September 21, 2011 Issue 2

GC, Billy Reed welcome Tubby Smith on Sept. 26

Sports Editor

When I ask, “Who are some great college basketball coaches?” who comes to mind? Perhaps your thoughts jump to John Calipari, whose .770 winning percentage is third among active coaches. Maybe you think of Roy Williams, who, at the University of North Carolina, has an eye-popping 225-62 record with two national titles (2005 and 2009).

My mind doesn’t wander to the statistical success, nor the shiny Division I names (Tar Heels, Cats, Longhorns, Buckeyes), nor the multi-million dollar contracts. I tend to think of a great coach as someone who helps the players in the classroom, puts his family rst, lends a hand to his community and then, only then, teaches his boys basketball; my mind leads me through the millions of dollars and scandal and leaves me right at the feet of Orlando “Tubby” Smith.

Smith grew up in Scotland, Md. and was the sixth of 17 kids. Smith was a natural and gifted athlete, taking part in basketball, football and track during his high school days, earning all-state honors in basketball.

Upon graduating he inked a scholarship deal with the University of Maryland but, due to a coaching change, his scholarship was rescinded. He was offered a scholarship by High Point College (now High Point University), where he lettered for four years. His oncourt performance earned him an All-Carolina conference selection during his senior year, despite playing for his third head coach during his time there.

Not only did Smith excel on the court and in the classroom, but he also met his future wife, Donna, during his time at High Point. He graduated from High Point with a B.S in Health and Physical Education.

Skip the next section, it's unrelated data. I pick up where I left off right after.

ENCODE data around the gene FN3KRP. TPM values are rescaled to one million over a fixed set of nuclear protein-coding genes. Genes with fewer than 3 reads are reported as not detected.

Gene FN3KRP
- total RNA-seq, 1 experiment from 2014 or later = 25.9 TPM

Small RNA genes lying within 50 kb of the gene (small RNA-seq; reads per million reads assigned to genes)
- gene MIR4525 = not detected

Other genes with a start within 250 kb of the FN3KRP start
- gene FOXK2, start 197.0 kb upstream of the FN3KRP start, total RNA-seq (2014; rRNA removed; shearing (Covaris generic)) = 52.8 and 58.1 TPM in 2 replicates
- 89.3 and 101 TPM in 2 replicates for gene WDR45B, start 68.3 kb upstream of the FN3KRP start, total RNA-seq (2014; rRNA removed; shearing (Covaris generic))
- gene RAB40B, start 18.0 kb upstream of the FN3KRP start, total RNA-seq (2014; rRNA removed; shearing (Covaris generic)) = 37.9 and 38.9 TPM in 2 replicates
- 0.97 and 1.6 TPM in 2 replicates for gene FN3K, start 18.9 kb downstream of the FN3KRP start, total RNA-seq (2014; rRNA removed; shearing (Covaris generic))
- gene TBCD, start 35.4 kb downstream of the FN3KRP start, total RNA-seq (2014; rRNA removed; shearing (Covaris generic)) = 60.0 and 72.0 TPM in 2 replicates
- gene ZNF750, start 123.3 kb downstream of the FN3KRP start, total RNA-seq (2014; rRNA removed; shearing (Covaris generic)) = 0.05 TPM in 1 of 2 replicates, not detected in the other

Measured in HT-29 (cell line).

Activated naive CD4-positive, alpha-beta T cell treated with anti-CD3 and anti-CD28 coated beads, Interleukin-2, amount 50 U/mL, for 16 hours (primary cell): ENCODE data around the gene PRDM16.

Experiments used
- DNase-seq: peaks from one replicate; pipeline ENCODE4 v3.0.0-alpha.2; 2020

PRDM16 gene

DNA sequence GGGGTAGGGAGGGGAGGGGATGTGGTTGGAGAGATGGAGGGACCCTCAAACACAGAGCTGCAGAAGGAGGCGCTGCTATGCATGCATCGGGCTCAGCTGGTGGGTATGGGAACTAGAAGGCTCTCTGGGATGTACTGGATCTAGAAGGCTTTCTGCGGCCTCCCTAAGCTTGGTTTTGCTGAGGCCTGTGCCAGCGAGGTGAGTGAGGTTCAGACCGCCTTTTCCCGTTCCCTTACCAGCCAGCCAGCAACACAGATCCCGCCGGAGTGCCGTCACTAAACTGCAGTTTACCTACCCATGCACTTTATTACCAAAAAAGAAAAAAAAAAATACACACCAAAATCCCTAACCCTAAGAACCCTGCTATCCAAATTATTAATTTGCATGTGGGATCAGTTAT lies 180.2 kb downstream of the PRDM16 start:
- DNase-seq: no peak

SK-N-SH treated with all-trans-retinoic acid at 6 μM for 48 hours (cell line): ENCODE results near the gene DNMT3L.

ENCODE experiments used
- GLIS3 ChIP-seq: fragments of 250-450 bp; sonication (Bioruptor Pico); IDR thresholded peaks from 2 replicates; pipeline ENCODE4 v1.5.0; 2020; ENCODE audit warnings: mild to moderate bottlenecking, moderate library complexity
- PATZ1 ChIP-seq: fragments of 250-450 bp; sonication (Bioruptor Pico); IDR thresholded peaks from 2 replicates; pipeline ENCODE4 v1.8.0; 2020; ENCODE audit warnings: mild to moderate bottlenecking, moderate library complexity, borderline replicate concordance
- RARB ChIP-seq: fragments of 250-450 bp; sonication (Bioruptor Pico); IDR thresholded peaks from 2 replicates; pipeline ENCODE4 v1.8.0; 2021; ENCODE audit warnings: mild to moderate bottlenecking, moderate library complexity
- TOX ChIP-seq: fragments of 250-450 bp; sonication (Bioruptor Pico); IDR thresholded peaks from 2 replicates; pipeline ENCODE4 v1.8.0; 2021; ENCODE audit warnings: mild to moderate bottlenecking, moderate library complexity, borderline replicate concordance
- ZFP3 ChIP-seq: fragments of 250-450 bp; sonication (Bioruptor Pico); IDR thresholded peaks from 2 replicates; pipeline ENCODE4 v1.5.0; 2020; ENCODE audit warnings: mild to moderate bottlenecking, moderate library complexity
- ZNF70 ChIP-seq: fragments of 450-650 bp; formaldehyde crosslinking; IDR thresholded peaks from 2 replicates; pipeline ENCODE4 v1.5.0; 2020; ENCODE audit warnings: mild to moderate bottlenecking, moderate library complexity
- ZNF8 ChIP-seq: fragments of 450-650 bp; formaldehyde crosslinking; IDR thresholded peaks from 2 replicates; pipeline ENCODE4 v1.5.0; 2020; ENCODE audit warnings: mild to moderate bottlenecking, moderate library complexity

Coming out of college, Smith wanted his shot and was given his rst coaching opportunity at a place very close to home: Great Mills High School, Smith’s own high school. He spent four years there and amassed a 46-36 record. This was his rst coaching opportunity after a brief time in the Air Force, so his record was very respectable.

After this he stopped at Hoke County High School in North Carolina for two years where he went 28-18, another respectable mark. High School coaching wasn’t enough for Smith, who aspired to do something more with what he had been given. His rst opportunity to prove himself came at a school that many became familiar with this past year during the NCAA Tournament: Virginia Commonwealth University. Smith took an assistant position under his former High Point coach J.D. Barnett. Smith was part of an extremely successful run at VCU and took away more than knowledge of the game. From it he cultivated a great friendship with David Hobbs, who would later coach under Smith at Kentucky.

Smith also had assistant coaching stops at the University of South Carolina in 1986 under George Felton (whom Smith would bring in later to Kentucky as well) and at the University of Kentucky under head coach Rick Pitino. Pitino brought Smith in to help with the rebuilding of a traditional power that had been hit with NCAA probations.

Smith gained his rst opportunity as a head coach at the University of Tulsa in 1991. The Golden Hurricanes were extremely successful under Smith, with a 79-43 record from ’91 to ’95 in a tough Missouri Valley Conference. Smith made two appearances with the Golden Hurricanes in the Sweet 16 in 1994 and 1995. In 1995, Smith made national headlines by becoming the rst African-American head coach at the University of Georgia. He lit a re under the program and was instantly a hit: he led the Dawgs to the rst back-to-back 20-plus win seasons in school history and to a Sweet 16 in 1996.

On May 12, 1997, Smith gained what every college coach wants, the most scrutinized coaching job on the face of the planet and the worst love-hate relationship with the most ckle fans in all of college basketball: the head coaching position at the University of Kentucky. Smith took over for Pitino, who skipped town and rode the money-train to Boston to coach the Celtics.